So what does this have to do with "A Nation of Riflemen?" Well first is that a nation of Riflemen is NOT a National Army. The vaunted "Hunters of Wisconsin" being the whatever largest Army in the world is pure horse crap. Yes they can shoot, and yes there is potential there, but it takes more than a rifle and the ability to shoot it to make an Army. It is easier to teach a Soldier to shoot than it is to teach a shooter to soldier. I'm not going to say that shooters don't have the skills to provide a credible threat against a modern miltary force, just that if you can't transition your INDIVIDUAL skills into a TEAM EFFORT then you are likely to get destroyed by those who can. As a historical note, the Boers were excellent at combining their individual skills into a group effort.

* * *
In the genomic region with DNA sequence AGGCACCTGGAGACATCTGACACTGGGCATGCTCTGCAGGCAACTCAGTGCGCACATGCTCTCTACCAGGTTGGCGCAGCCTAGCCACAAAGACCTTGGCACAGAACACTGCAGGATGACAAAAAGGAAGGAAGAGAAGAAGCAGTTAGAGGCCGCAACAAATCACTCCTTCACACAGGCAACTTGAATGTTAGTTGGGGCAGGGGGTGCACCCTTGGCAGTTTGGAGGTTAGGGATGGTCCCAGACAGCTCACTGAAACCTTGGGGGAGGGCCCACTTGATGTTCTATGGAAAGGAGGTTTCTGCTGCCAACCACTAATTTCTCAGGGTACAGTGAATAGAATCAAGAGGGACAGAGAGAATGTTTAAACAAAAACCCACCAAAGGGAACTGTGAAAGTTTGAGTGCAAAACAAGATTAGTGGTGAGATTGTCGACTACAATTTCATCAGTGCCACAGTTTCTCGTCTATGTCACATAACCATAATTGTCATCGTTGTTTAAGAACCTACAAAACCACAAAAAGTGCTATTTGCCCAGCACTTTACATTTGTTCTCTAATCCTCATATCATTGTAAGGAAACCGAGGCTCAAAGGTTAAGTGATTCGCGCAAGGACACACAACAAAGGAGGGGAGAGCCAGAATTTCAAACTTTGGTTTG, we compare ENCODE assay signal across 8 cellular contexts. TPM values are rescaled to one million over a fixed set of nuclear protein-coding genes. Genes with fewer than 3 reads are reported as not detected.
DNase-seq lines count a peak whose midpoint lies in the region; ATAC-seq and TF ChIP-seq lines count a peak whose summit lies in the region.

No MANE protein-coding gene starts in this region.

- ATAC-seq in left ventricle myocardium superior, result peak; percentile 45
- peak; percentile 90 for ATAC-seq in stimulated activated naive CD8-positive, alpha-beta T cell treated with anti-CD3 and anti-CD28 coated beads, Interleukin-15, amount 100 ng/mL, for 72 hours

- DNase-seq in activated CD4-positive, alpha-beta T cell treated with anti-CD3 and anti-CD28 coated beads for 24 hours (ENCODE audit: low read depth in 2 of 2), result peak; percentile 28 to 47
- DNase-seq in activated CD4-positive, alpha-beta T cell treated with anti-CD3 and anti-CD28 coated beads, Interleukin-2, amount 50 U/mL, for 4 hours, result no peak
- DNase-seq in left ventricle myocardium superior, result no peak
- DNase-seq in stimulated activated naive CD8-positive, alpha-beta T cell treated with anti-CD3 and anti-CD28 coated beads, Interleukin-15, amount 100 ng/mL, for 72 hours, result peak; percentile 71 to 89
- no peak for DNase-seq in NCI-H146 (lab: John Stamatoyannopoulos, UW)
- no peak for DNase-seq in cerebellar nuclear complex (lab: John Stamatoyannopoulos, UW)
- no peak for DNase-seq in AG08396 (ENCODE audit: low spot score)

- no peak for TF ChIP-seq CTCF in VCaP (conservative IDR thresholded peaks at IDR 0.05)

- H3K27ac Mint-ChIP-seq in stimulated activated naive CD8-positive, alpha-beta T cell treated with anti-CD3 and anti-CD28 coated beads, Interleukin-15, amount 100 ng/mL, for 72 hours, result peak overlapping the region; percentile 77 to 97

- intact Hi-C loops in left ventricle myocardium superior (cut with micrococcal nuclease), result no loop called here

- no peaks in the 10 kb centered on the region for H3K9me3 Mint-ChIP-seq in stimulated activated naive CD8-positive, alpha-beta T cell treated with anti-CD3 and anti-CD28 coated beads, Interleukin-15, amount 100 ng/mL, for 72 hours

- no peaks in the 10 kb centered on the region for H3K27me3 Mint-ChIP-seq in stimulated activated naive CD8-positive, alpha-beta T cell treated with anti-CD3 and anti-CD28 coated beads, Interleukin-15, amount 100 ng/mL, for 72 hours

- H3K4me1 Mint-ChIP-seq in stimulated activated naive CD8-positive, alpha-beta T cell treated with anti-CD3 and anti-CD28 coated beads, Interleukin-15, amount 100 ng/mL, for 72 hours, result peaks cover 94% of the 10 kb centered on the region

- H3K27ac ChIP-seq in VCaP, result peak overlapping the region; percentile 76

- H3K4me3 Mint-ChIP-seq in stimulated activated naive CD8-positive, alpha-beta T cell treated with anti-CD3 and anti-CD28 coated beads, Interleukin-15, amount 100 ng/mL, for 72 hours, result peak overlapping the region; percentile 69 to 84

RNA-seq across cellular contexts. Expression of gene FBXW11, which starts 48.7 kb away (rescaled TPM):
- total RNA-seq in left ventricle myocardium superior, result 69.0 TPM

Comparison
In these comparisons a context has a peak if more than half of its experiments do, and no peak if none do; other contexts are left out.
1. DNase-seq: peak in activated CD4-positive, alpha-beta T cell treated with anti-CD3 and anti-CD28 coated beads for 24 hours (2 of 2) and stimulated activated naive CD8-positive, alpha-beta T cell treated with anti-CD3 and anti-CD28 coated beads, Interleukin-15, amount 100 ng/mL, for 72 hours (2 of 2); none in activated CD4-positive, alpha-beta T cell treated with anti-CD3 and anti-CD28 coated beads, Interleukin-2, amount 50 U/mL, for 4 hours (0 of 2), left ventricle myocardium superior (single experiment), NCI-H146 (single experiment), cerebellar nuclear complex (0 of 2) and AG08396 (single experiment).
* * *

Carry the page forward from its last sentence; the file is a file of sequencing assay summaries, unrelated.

As a recent historical example the Taliban has been fighting US Forces for over a decade now. Individually they are fine warriors. Collectively they fail to add up to a sum greater than its individual parts. While the Taliban have the ability to mass forces, they aren't good at fire and maneuver. Their cell structure doesn't give much scalability and their commanders keep getting killed off. But to become more effect than a few disjointed teams here and there they need to be able to move teams the way a buddy team moves individuals.
So what do you need to know about Fire and Maneuver at the ground level? First off the basics all apply, Shoot, Move, Communicate. You shoot so your buddy can move, he moves, then he gets set and communicates to you that he is shooting so you can move. It really is that simple, but when other guys are shooting back at you things get complicated in a hurry.
rest here: http://randomthoughtsandguns.blogspot.com/2012/01/fire-and-maneuver.html